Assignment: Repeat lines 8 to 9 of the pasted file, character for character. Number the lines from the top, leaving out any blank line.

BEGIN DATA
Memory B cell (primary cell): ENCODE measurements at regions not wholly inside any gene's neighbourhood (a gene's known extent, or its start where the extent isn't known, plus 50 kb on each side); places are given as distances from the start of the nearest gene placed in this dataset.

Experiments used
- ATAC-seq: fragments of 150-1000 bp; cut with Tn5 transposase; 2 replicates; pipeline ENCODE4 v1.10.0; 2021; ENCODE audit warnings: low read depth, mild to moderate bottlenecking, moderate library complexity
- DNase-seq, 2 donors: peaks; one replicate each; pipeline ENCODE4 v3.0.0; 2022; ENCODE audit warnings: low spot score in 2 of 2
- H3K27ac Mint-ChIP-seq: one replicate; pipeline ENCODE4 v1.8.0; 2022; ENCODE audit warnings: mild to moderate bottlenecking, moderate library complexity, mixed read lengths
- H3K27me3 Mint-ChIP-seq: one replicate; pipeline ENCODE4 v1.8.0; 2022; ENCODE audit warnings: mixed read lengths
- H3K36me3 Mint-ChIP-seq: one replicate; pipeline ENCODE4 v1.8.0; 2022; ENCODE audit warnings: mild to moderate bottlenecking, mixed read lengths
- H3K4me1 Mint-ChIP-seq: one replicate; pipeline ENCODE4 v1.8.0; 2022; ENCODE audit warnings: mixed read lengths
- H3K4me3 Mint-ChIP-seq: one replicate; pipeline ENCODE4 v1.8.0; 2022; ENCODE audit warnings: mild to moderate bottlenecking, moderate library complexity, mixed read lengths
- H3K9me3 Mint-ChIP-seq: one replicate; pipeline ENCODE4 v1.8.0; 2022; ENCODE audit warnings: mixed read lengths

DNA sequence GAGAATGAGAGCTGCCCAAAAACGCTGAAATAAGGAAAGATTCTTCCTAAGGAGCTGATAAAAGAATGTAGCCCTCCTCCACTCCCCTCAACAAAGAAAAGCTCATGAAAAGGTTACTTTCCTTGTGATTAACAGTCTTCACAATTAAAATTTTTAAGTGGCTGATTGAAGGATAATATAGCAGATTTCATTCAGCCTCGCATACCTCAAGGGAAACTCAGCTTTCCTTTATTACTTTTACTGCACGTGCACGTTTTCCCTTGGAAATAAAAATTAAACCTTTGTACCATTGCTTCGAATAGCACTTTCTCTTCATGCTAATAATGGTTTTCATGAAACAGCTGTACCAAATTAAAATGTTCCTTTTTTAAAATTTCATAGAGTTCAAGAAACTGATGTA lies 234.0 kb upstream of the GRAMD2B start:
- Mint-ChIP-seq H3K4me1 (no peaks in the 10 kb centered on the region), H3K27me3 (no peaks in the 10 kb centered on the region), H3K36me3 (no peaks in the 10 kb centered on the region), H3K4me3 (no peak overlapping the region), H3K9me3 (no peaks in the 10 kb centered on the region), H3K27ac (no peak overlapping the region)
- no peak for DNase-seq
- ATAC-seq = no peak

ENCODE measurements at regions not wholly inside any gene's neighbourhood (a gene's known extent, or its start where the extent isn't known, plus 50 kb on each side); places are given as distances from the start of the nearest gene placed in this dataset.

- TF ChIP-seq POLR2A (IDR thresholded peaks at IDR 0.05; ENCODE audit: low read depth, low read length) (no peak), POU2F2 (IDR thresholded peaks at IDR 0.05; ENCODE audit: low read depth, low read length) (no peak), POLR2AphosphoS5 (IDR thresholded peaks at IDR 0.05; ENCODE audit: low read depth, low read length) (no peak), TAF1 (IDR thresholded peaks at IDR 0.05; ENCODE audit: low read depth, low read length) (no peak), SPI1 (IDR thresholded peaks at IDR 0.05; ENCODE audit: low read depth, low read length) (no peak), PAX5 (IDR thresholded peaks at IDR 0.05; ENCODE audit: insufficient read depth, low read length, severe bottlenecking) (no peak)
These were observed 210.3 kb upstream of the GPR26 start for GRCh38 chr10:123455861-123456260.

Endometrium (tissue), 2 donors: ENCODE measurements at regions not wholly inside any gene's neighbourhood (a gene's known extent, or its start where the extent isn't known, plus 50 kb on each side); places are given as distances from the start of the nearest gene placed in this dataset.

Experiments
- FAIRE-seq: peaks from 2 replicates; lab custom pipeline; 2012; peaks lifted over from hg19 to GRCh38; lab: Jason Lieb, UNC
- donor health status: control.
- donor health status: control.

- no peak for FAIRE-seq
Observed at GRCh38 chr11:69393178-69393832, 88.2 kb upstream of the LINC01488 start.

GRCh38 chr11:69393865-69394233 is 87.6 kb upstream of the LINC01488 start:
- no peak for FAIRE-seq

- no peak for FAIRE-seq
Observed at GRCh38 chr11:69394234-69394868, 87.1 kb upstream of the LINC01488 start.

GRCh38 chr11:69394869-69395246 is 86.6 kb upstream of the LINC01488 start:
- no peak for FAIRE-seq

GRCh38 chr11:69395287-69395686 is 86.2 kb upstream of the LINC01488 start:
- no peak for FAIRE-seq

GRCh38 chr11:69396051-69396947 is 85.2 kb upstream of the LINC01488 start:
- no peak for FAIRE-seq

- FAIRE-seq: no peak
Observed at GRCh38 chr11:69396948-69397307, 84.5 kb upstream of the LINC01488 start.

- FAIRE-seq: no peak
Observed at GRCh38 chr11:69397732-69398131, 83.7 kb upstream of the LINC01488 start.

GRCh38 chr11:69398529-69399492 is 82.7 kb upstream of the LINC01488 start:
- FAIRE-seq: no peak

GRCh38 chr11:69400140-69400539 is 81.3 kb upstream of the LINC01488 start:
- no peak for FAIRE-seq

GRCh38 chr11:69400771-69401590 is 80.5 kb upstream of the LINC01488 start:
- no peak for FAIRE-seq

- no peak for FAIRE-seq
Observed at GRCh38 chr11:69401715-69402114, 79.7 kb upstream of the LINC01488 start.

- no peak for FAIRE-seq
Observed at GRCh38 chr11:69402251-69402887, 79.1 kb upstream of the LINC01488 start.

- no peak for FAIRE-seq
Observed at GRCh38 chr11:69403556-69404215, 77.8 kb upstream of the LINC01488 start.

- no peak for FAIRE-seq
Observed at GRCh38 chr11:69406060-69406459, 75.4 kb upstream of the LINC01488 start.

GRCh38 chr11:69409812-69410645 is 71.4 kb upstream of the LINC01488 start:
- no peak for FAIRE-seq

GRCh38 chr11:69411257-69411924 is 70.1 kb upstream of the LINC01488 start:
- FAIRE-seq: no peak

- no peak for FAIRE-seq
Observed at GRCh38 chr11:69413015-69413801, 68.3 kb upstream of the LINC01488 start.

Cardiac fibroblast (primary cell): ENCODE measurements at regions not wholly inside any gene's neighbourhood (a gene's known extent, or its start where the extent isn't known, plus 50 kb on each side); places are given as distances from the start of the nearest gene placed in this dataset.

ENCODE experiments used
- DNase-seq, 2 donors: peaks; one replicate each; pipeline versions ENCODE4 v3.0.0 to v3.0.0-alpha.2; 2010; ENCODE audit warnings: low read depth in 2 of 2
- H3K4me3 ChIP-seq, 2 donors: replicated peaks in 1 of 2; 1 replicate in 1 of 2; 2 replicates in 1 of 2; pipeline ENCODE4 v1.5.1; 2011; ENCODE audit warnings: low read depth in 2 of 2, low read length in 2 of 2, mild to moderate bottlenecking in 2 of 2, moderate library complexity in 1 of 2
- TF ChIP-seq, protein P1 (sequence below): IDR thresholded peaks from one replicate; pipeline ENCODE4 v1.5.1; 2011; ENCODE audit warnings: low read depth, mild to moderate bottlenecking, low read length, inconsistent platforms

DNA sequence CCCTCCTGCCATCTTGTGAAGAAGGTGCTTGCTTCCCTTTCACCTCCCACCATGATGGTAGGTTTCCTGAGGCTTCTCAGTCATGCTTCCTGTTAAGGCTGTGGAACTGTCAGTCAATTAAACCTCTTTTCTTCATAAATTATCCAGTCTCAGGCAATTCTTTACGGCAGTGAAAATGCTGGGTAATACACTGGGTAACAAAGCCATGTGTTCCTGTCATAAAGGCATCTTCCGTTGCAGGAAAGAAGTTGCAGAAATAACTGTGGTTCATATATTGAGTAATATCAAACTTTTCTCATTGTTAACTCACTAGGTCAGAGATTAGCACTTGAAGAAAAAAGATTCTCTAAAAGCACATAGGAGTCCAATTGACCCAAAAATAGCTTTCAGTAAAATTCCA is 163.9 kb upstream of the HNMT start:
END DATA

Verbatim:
- H3K4me1 Mint-ChIP-seq: one replicate; pipeline ENCODE4 v1.8.0; 2022; ENCODE audit warnings: mixed read lengths
- H3K4me3 Mint-ChIP-seq: one replicate; pipeline ENCODE4 v1.8.0; 2022; ENCODE audit warnings: mild to moderate bottlenecking, moderate library complexity, mixed read lengths